Belize Climate – Retire in Belize, Part 1

By Jim Veinot

What’s the weather like? That’s generally the first question folks ask when they’re looking for information about a new place. And yes, Belize has weather too! Let’s find out about it.

The Belize climate is classified as subtropical, which means that – contrary to tropical regions – it does have winter months with slightly cooler average temperatures than during the summer months.

November to January are the coolest months with average temperatures around 24°C (75°F), whilst May to September are the warmest, with average temperatures of 27°C (81°F).

What most people associate with subtropical is rain, and, alas, it rains in Belize as well. But the good news is, it’s often only raining for an hour or so and then it clears up! It’s generally not an all day rainfall, leaving everything soggy for weeks on end.

More good news is that it’s like watering your garden for an hour and then letting the sunshine take over…it keeps everything unbelievably green and vibrant. Of course the total volume and the length of time of the rainfall varies from place to place, depending on the geography of the land. Let’s look at that.

Belize Climate: Regional Differences

Belize is the only country in Central America without a Pacific Ocean coastline or an Atlantic Ocean exposure. The Caribbean coastline is flat and swampy, with many cays, islands and a coral reef system second only in size to the Great Barrier Reef of Australia. Northeast trade winds off the Caribbean affect temperature and humidity as well.

The land rises as you progress inland to a low mountain range of some 3700 feet (1124 m) above sea level. The highest point is Doyle’s Delight, towering a full 13 feet or 4 meters above Victoria Peak, which was previously thought to be the highest point.

Belize's topography determines its differences in temperature and rainfall.
Belize’s topography determines its differences in temperature and rainfall [Image credit:]
The effect of this geography on the climate is, in general terms, that it is hot and humid on the coast and generally more temperate in the hills, particularly on the southwest plateau. There is coastal variation as well and the further south you are, the higher the heat and rainfall will be.

While the dry season is from February to April on the coast, it can extend from January to May in the hills. The southern coast does experience what is locally called the “little dry” in July and August, with a moderation in precipitation.

The annual rainfall in Belize ranges from 1350 mm (approx 50“) in the north and west to over 4500 mm (approx 175“) in the extreme south. I’m sure you’ve already figured out that’s more than three times as much rain in the coastal south as in the hills!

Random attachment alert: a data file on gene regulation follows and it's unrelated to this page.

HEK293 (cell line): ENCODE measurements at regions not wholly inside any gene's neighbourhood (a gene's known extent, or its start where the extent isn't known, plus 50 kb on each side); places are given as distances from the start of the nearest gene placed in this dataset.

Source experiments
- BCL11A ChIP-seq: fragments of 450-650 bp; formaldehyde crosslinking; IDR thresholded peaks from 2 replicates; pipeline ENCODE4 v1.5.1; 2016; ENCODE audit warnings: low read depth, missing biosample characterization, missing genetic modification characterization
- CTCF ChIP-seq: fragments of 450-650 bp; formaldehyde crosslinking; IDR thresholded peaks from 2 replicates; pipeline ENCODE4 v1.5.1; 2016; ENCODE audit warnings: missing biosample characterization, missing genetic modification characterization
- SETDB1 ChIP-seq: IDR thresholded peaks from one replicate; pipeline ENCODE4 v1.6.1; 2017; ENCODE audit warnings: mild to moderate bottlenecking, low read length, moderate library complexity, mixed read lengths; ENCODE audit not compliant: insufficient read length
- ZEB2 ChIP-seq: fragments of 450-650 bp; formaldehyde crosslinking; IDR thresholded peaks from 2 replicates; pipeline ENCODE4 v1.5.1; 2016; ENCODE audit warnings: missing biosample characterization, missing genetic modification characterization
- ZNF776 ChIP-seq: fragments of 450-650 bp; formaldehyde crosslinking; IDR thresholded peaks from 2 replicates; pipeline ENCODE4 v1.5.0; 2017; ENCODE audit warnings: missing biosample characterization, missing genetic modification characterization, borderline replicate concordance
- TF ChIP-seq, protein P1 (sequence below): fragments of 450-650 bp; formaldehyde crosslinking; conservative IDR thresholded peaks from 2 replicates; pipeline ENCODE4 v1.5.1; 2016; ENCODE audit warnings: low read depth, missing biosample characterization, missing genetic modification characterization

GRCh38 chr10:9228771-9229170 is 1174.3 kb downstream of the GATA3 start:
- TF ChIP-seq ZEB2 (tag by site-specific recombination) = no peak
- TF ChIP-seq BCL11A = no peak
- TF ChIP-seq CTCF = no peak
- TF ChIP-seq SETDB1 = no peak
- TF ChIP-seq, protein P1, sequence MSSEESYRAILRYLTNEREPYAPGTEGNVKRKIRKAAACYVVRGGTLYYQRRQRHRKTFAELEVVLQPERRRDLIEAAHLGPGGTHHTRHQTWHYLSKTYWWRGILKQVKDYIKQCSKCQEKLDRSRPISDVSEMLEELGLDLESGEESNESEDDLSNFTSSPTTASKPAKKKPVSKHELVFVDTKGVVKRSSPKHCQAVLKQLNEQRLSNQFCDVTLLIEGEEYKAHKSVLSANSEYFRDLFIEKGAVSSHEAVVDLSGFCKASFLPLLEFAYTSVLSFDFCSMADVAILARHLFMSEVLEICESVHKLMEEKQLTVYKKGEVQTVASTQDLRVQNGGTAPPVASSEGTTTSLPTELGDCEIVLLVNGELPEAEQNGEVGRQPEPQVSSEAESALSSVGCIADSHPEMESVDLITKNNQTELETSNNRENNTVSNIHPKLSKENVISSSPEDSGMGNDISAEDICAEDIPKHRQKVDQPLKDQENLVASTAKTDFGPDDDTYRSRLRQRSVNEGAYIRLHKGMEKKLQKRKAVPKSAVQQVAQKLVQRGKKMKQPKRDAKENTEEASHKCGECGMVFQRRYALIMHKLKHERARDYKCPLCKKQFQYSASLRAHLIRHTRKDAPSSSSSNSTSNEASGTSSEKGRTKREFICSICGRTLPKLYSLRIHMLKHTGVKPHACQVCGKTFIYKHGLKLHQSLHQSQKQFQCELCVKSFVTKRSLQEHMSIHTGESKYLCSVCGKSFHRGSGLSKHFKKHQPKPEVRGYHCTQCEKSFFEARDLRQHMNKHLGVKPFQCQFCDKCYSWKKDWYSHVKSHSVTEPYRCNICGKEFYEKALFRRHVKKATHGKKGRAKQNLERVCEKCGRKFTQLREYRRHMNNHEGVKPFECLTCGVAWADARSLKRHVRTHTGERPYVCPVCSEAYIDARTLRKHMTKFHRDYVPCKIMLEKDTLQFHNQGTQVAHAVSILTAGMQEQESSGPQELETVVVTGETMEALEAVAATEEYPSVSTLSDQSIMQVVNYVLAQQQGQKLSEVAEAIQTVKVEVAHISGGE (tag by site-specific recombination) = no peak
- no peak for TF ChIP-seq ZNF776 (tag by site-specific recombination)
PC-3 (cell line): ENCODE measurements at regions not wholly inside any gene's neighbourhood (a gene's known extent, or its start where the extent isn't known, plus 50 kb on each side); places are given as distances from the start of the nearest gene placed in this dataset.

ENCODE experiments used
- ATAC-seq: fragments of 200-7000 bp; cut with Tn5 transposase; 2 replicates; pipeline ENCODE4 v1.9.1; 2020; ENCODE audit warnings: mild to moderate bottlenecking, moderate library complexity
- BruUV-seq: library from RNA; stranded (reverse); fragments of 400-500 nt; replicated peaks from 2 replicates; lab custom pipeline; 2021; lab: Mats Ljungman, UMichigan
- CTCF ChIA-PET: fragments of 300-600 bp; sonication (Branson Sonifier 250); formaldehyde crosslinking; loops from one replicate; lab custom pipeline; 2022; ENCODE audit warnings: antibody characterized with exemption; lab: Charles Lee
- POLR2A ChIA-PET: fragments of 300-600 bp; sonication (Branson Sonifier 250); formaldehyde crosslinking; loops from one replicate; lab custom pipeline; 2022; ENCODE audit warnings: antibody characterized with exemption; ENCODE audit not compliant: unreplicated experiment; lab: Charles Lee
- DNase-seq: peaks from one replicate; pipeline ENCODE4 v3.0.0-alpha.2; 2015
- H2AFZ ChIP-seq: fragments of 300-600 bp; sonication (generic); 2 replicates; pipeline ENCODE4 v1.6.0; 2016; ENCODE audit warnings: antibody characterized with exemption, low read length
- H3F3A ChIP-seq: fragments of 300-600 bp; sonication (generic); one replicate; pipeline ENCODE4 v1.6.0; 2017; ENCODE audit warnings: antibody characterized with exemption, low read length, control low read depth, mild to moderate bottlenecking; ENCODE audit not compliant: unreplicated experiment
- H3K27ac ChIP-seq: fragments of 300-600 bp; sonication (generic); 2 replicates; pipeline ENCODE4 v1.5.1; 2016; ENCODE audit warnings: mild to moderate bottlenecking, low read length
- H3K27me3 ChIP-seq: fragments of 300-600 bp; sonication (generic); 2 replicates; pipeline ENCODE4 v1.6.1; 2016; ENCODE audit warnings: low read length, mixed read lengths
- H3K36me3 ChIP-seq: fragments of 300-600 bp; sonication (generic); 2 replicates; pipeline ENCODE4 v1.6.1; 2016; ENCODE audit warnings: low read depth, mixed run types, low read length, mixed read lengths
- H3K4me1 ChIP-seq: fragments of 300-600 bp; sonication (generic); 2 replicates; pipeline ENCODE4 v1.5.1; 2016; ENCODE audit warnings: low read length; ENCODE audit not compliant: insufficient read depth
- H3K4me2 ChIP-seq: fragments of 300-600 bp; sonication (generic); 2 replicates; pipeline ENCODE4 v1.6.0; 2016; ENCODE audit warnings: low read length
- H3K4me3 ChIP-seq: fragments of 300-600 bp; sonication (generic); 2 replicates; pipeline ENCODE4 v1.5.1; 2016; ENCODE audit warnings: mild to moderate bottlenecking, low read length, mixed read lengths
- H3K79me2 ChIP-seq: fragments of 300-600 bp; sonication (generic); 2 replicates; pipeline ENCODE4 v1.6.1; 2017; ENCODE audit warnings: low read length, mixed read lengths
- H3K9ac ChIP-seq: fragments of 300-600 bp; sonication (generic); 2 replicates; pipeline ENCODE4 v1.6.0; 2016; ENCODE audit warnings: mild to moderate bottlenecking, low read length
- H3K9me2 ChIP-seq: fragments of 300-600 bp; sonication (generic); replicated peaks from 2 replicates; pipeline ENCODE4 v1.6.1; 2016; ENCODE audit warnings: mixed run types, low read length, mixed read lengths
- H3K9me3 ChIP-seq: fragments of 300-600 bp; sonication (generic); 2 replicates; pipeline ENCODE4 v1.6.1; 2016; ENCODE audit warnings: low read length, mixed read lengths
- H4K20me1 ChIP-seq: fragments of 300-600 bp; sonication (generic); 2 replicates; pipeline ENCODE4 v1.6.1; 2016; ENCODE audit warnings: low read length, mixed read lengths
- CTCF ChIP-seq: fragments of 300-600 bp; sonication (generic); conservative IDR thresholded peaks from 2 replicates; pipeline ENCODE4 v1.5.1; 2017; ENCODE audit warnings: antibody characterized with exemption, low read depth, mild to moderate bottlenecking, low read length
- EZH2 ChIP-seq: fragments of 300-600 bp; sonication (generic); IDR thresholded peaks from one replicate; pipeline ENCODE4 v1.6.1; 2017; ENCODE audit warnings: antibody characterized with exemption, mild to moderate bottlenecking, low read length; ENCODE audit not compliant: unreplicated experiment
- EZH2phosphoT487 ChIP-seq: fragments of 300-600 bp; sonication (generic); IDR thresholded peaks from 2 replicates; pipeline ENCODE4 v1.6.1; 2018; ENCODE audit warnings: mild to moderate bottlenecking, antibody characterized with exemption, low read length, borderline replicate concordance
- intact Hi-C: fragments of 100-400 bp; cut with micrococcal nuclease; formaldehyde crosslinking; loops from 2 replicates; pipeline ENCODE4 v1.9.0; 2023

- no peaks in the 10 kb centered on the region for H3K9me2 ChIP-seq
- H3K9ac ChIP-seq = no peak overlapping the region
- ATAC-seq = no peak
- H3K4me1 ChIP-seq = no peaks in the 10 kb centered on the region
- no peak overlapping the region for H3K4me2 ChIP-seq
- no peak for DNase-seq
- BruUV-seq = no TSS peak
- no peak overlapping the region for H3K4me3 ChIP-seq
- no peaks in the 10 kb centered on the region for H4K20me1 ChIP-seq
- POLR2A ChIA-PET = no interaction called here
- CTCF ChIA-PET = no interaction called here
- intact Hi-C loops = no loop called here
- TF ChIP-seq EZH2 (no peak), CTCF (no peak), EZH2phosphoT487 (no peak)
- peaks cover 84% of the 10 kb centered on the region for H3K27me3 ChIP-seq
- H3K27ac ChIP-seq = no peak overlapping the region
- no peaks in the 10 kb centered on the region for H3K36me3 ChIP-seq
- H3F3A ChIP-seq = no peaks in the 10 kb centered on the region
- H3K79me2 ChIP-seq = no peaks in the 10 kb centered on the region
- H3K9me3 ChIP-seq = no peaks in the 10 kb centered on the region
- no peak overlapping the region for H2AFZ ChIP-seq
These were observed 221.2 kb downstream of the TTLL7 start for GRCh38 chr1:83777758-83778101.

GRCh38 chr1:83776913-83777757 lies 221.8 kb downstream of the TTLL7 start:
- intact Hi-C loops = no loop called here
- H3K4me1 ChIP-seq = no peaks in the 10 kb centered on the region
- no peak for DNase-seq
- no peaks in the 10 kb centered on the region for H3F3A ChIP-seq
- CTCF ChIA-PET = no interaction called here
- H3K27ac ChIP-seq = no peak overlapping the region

Rainfall patterns in Belize: It rains about 3 times as much along the south coast than in the hills.
The further south you go, the more it rains in Belize [Image credit:]
Variation in temperature can be substantial as well, as they range from a low of 50℉ (10℃) to 95℉ (35℃). The median temperature is 79℉ (22℃) on the ocean while it’s a pleasant 72℉ (26℃) in the hills. Some relief is found on the coast from the constant ocean breezes, however.

The greatest extremes are found in the coastal south where it is very hot and wet. Conversely it is substantially dryer and cooler in the hills, particularly on the southwest plateau. It’s recommended to have heavy blankets or heating available for nights on the plateau!

Belize Climate: Hurricanes

This weather condition is certainly the elephant in the room! Belize experiences hurricanes in the September to December standard North American hurricane season.

They have been known to devastate parts of Belize over the years, even though infrequent. Belize City was destroyed twice and caused the capital to be moved inland to Belmopan. Corozal has been destroyed a couple of times as well.

Belize went through a twenty year period without hurricanes or Category 5 storms, between 1978 and 1998. People were lulled into a false sense of security and believed that storm patterns had changed.

Whether that is true or not, the storms came back with a vengeance, destroying the banana and citrus industry in the south and the infant papaya  farms in the north. Tourism also took a substantial hit.

However the tourists and the expats have come back, and the fields have been replanted. All this is a result of the resilient nature of the people and the inescapable draw of the only English speaking land in Central America.